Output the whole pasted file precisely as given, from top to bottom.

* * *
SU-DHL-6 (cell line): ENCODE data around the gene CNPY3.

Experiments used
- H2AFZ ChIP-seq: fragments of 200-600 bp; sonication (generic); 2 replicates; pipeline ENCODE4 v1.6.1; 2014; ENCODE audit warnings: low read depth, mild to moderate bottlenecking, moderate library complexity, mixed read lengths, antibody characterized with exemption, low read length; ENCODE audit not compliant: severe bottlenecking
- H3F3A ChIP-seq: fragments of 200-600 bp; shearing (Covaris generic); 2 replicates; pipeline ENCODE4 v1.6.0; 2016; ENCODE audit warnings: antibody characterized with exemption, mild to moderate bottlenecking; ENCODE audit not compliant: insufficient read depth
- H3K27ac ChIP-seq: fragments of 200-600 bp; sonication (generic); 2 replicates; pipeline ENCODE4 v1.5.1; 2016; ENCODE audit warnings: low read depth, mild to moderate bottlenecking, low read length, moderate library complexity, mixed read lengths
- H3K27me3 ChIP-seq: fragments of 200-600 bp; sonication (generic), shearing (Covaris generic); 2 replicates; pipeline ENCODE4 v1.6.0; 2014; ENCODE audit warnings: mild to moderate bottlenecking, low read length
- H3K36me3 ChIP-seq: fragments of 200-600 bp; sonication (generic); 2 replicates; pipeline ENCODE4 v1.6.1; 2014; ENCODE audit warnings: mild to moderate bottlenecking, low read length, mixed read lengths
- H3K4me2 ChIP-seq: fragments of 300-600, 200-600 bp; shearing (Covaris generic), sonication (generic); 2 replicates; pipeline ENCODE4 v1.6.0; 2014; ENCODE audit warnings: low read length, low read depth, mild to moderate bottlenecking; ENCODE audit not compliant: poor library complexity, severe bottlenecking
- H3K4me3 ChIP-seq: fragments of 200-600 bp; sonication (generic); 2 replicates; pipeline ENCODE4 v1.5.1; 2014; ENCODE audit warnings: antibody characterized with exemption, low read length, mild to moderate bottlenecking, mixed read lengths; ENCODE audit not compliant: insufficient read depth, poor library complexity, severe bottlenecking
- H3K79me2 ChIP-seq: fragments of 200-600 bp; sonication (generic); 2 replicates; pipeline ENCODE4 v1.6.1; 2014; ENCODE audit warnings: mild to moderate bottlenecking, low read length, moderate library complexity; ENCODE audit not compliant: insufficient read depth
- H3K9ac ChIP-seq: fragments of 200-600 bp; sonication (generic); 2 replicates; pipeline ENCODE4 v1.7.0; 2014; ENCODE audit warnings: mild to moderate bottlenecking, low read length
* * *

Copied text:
SU-DHL-6 (cell line): ENCODE data around the gene CNPY3.

Experiments used
- H2AFZ ChIP-seq: fragments of 200-600 bp; sonication (generic); 2 replicates; pipeline ENCODE4 v1.6.1; 2014; ENCODE audit warnings: low read depth, mild to moderate bottlenecking, moderate library complexity, mixed read lengths, antibody characterized with exemption, low read length; ENCODE audit not compliant: severe bottlenecking
- H3F3A ChIP-seq: fragments of 200-600 bp; shearing (Covaris generic); 2 replicates; pipeline ENCODE4 v1.6.0; 2016; ENCODE audit warnings: antibody characterized with exemption, mild to moderate bottlenecking; ENCODE audit not compliant: insufficient read depth
- H3K27ac ChIP-seq: fragments of 200-600 bp; sonication (generic); 2 replicates; pipeline ENCODE4 v1.5.1; 2016; ENCODE audit warnings: low read depth, mild to moderate bottlenecking, low read length, moderate library complexity, mixed read lengths
- H3K27me3 ChIP-seq: fragments of 200-600 bp; sonication (generic), shearing (Covaris generic); 2 replicates; pipeline ENCODE4 v1.6.0; 2014; ENCODE audit warnings: mild to moderate bottlenecking, low read length
- H3K36me3 ChIP-seq: fragments of 200-600 bp; sonication (generic); 2 replicates; pipeline ENCODE4 v1.6.1; 2014; ENCODE audit warnings: mild to moderate bottlenecking, low read length, mixed read lengths
- H3K4me2 ChIP-seq: fragments of 300-600, 200-600 bp; shearing (Covaris generic), sonication (generic); 2 replicates; pipeline ENCODE4 v1.6.0; 2014; ENCODE audit warnings: low read length, low read depth, mild to moderate bottlenecking; ENCODE audit not compliant: poor library complexity, severe bottlenecking
- H3K4me3 ChIP-seq: fragments of 200-600 bp; sonication (generic); 2 replicates; pipeline ENCODE4 v1.5.1; 2014; ENCODE audit warnings: antibody characterized with exemption, low read length, mild to moderate bottlenecking, mixed read lengths; ENCODE audit not compliant: insufficient read depth, poor library complexity, severe bottlenecking
- H3K79me2 ChIP-seq: fragments of 200-600 bp; sonication (generic); 2 replicates; pipeline ENCODE4 v1.6.1; 2014; ENCODE audit warnings: mild to moderate bottlenecking, low read length, moderate library complexity; ENCODE audit not compliant: insufficient read depth
- H3K9ac ChIP-seq: fragments of 200-600 bp; sonication (generic); 2 replicates; pipeline ENCODE4 v1.7.0; 2014; ENCODE audit warnings: mild to moderate bottlenecking, low read length